Revolution.Aero Uplift: A new hydro-generation of aircraft

Deep Dive

If it is batteries versus hydrogen, for Hydroplane the universe’s most abundant element wins every time.

The company is a pioneering, California-based start-up, backed by the US Air Force, that begins flight testing its modular hydrogen fuel cell power plant for general aviation, UAM and vertical lift platforms later this year.

“Hydrogen has a much higher energy density,” Dr Anita Sengupta (pictured), founder and CEO, Hydroplane tells Revolution.Aero. Energy density is the energy in watts per kg of weight. At that calculation, hydrogen has an energy density of 35,000 watts per kg, while lithium-ion batteries come in at around 200 watts per kg.

“With almost all aviation use cases you want to fly for an extended period of time, so as you increase your endurance requirements, batteries become less and less of an option. If you want to fly for more than an hour, batteries don’t work. You can take a look at the battery-powered aircraft on the market — there’s not many, take the Pipistrel, it flies for an hour and can hold two people. That’s really the limit with what you can do with battery-powered aircraft right now,” says Sengupta.

So, hydrogen allows you to have a much higher energy density. “Essentially, you only need one hydrogen battery, which is a fuel cell stack and then you increase your range by carrying more fuel,” says Sengupta. The ceiling on your distance is how much fuel the aircraft can carry.

This approach allows Hydroplane to keep to the existing endurance of aircraft currently in production. “We configure the feed system to couple to the endurance requirement of the platform it will power.”

Another “huge advantage” of hydrogen is aircraft ground time, according to Sengupta. Rather than waiting the 30-45 minutes, possibly an hour, to charge a battery-powered aircraft, you can fuel-up and go. “I have a hydrogen fuel cell car, its exactly the same as fuelling a conventional, gasoline powered car. You pull up to the pump, you connect the nozzle to your car, you fuel in three to five minutes and you move on.”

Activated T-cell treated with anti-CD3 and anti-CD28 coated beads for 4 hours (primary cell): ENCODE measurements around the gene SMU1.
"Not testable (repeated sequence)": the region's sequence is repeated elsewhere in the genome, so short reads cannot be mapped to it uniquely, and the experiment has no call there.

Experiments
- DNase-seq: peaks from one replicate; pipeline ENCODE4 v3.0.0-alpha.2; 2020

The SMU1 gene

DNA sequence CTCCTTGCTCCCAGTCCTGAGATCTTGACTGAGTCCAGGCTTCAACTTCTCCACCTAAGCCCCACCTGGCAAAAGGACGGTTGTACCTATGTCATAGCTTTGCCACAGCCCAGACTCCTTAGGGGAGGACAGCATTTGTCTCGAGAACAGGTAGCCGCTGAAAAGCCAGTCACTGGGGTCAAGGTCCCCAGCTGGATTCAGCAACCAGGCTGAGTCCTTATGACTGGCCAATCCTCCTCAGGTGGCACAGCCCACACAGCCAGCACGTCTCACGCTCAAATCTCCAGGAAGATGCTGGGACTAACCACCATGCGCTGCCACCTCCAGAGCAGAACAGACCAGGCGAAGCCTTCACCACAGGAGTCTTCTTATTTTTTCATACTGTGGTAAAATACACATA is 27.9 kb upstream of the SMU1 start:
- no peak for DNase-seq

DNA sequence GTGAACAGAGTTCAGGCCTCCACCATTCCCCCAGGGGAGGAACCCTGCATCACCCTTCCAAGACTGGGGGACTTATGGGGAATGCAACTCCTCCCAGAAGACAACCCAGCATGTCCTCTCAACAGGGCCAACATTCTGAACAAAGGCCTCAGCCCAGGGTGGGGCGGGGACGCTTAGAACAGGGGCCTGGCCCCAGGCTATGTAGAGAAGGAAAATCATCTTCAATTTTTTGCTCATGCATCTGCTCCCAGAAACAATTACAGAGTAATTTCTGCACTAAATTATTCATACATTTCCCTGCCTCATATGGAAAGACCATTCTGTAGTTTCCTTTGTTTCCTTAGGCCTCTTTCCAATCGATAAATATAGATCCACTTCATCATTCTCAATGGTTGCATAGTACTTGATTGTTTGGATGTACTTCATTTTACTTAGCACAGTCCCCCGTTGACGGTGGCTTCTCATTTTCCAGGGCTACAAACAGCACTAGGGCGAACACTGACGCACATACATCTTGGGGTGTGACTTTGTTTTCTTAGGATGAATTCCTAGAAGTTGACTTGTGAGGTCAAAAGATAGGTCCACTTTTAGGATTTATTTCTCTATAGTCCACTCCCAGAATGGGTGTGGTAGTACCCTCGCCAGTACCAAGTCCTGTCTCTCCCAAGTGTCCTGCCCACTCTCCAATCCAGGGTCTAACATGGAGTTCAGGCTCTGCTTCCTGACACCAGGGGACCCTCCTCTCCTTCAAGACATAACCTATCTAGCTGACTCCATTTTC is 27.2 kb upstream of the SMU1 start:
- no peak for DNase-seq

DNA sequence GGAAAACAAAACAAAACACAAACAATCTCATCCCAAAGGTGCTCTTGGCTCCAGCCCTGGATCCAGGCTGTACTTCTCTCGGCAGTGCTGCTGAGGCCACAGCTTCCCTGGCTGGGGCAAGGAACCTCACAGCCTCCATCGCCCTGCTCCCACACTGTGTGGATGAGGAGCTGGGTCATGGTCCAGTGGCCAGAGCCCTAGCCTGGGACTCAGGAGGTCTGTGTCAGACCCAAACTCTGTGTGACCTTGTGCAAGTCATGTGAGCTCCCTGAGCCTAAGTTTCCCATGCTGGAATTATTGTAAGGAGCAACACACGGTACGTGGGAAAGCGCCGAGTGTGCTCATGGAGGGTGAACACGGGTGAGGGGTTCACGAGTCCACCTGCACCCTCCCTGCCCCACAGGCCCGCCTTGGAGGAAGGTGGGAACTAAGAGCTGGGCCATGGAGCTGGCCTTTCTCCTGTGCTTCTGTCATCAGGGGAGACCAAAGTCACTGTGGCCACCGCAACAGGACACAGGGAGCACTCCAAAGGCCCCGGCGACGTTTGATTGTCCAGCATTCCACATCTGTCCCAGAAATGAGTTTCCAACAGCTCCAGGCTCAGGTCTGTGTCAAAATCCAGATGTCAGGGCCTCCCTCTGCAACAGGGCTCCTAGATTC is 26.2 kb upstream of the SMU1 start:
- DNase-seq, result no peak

“Operationally, aviation would prefer to see a solution which is a fuelling operation versus a charging operation,” says Sengupta.

Hydroplane is just two years old. In that time, it has secured two contracts, worth $750,000 each, to the USAF’s Small Business Technology Transfer, is developing a retrofittable 200kW modular power unit solution and is on track to fly its demonstrator aircraft next year.

AFWERX (part of the USAF venture arm) Agility Prime programme is the USAF’s initiative to accelerate development of the commercial AAM industry. Technologies, such as Hydroplane’s, that have both military and civilian applications can achieve military-standard certification through the programme. They can then take that to the FAA to assist the certification process for civil use.

“We are starting off with single-engined aircraft like Cessna, Piper and Cirrus class. We are not yet trying to address commuter or high altitude aircraft, the system we have in design is for 200-300 horsepower aircraft. [That said] it is modular, in terms of the power plant, so we would like to produce a future generation system which can go up to a megawatt class [of aircraft],” says Sengupta.

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